In the first-half of a topsy-turvy WSL season, marked by global superstars flocking to the competition and COVID-19-related postponements, Chelsea had not been quite able to live up to expectations. The 2019-20 iteration of the team routinely buried opponents in mounds of goals and looked unstoppable. This iteration, with a full preseason for January 2020 signing Sam Kerr plus the summer addition of UEFA Player of the Year Pernille Harder, had yet to appear as ruthless.
Results had been fine, of course: no losses, two draws and seven wins, enough to sit comfortably within reach of the top spot with a game in hand. But a rampaging force hadn’t yet materialized (apart from a 9-0 win vs. bottom-of-the-table Bristol City).
The numbers told the story as well. Whereas Chelsea well outscored xG (38.0) by netting 47 goals in a shortened season of just 15 matches in 2019-20, this season the Blues had been barely keeping up: — 21.9 xG versus 23 goals scored, a figure even more alarming when you consider the inflation from the Bristol walloping.
It was up to Emma Hayes then to figure out what to do in 2021 to shake off these finishing struggles and get the team banging in goals in a way that’s more fitting of the club, and our impressive collection of players.
In the first match of the new year, Hayes went for a new formation, a couple fresh faces, and a shuffling of roles. Her 4-2-3-1 featured a midfield of Melanie Leupolz and Erin Cuthbert, while Guro Reiten played wide left of the three and Niamh Charles wide right. In the No.10 spot, where it has been customary to see Ji So-yun, Hayes called on Fran Kirby to play behind lone striker Sam Kerr.
The results were a first-half perfect hat-trick from Kirby, who scored four total, and a 5-0 win over a well-organized mid-table club who had drawn 1-1 with Manchester City earlier adn were seven minutes away from doing the same to Manchester United.
Let’s take a look at why Kirby was able to have so much success against a team who clearly know how to frustrate high-powered opponents.
First Goal - 16’ (right foot)
This goal was indicative of what the day would end up being for Kirby, and Reading.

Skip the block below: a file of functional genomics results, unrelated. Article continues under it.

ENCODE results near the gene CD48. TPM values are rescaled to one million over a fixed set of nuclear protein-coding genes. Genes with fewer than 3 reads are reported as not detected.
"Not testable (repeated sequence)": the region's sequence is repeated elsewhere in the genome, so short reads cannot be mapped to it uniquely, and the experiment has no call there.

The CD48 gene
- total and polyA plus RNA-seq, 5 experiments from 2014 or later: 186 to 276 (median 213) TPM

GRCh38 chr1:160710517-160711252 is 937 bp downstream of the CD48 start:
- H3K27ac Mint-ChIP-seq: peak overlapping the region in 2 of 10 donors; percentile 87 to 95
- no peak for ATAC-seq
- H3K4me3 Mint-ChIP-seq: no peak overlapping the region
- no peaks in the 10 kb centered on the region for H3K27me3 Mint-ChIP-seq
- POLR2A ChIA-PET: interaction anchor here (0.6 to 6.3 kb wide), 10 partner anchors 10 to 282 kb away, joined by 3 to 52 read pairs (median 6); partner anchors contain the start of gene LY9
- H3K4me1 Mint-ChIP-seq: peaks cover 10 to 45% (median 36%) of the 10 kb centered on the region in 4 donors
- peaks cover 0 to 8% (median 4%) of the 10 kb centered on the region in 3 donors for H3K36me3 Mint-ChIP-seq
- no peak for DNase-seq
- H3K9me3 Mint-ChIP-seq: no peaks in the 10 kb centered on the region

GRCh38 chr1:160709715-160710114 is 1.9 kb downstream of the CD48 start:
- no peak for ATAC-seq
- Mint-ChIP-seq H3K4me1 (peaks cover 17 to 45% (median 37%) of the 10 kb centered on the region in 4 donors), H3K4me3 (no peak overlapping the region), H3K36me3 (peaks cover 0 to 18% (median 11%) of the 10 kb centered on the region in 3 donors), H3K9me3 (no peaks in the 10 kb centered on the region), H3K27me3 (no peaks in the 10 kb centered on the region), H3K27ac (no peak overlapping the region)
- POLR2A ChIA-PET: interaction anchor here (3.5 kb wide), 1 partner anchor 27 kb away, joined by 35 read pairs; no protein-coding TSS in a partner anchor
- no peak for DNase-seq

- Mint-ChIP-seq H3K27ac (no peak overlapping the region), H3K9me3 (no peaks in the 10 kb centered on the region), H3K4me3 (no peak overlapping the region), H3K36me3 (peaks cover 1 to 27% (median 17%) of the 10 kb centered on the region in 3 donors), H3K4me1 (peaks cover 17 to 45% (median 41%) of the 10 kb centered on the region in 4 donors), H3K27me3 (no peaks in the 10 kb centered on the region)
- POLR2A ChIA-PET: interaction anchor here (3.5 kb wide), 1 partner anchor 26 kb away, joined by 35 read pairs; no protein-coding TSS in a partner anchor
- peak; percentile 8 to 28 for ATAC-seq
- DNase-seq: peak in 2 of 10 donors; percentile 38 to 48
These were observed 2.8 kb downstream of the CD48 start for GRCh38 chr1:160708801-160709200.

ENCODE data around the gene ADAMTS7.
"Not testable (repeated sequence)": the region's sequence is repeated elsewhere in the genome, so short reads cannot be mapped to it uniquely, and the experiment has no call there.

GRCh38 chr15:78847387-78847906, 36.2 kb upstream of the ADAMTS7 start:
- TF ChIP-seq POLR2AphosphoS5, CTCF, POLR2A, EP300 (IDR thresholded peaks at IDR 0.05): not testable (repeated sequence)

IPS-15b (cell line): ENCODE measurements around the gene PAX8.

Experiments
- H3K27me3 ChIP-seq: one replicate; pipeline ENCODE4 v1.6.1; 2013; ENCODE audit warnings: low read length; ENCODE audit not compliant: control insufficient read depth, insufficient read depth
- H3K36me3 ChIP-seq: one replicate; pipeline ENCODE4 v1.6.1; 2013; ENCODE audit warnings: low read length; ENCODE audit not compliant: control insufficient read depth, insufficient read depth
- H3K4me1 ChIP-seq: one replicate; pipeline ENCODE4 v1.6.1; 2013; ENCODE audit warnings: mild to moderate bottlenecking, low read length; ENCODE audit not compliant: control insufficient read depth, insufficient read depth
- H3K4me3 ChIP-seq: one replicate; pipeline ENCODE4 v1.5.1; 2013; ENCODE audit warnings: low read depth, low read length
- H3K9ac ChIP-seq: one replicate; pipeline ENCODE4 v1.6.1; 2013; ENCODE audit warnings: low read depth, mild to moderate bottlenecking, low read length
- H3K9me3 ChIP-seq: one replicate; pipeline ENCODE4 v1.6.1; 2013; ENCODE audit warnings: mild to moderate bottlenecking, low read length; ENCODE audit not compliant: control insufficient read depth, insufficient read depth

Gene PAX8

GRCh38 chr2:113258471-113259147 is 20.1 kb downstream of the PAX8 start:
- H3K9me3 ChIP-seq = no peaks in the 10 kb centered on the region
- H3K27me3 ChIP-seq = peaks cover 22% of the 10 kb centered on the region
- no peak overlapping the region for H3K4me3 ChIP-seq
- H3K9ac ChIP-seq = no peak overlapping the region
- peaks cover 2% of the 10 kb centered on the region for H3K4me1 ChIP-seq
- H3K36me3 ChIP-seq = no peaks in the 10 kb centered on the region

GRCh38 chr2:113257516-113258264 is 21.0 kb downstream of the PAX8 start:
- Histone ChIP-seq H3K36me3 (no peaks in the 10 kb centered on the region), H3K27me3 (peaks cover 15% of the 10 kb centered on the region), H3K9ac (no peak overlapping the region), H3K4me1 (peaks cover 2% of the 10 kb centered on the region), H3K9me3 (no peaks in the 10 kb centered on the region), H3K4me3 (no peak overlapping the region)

Sam Kerr is such a nuisance and force between central defenders that Kirby was able to find plenty of space by just waiting for them to preoccupy themselves with Kerr. In this instance, a quick lofted ball in Kerr’s direction became as dangerous as an pinpoint through ball, just because of how the defenders reacted. They chase Kerr, who still wins the header, and directs it into the space that was vacated. Kirby’s quickness and dribbling skill did the rest, as she was able to get around the goalkeeper before any defender could close, leaving her with an easy empty net finish.
Second Goal - 23’ (left foot)
This one was all Kirby.
Reading like to play the ball around the back to keep possession and frustrate big teams. But the Leupolz-Cuthbert midfield was doing so well at pouncing on the ball once it entered midfield that it made Reading very predictable, which in turn made them easy to press and without needing to commit too many numbers. As their midfielder drops down to receive the pass, the defender is caught not wanting to be tackled by Kirby and attempting to force a pass. Kirby reads the panic well, cuts out the pass, shields the defender from the ball, drags the goalkeeper, and holds the ball just long enough to be able to clip it over her with the left foot.
Third Goal - 45+2’ (header)
This may be my favorite goal of the bunch. I’ll remind you that Fran Kirby is 5’2, so while expecting a hat-trick was certainly a good bet, expecting her to complete a perfect one by nodding one into the net was perhaps not.
It’s a choreographed free kick in which Erin Cuthbert clips the ball into space where Sam Kerr uses her athleticism to be first to it. Kerr had quite a bit of work to do to get to it before it went out of play, so she could only lob it into space instead of aiming for someone in particular. The rest was all down to Kirby’s movement. She stalks the ball between defenders like an apex predator, and arrives at the perfect time and place to pounce. David Attenborough should’ve called this goal.
Fourth Goal - 53’ (header)
I’ll remind you again that Fran Kirby is 5’2.
This header is probably more impressive because she was actually marked this time, and it still didn’t matter. She was first to the ball and knew her only shot at beating the goalkeeper was to use the space above her — and that’s exactly what she did.
Ji added our fifth on the day with a stunning finish inside the box. After the computers were done analyzing all the facts and stats, Chelsea’s xG on the day was 2.7.
It’s unclear whether Hayes will stick with this formation, or personnel grouping. Pernille Harder and Bethany England won’t be coming off the bench in every game. But this was a glimpse of last season’s Chelsea, and of the Chelsea that was promised.
If that keeps up, Chelsea will arrive every bit as the force we expected at the start of the season.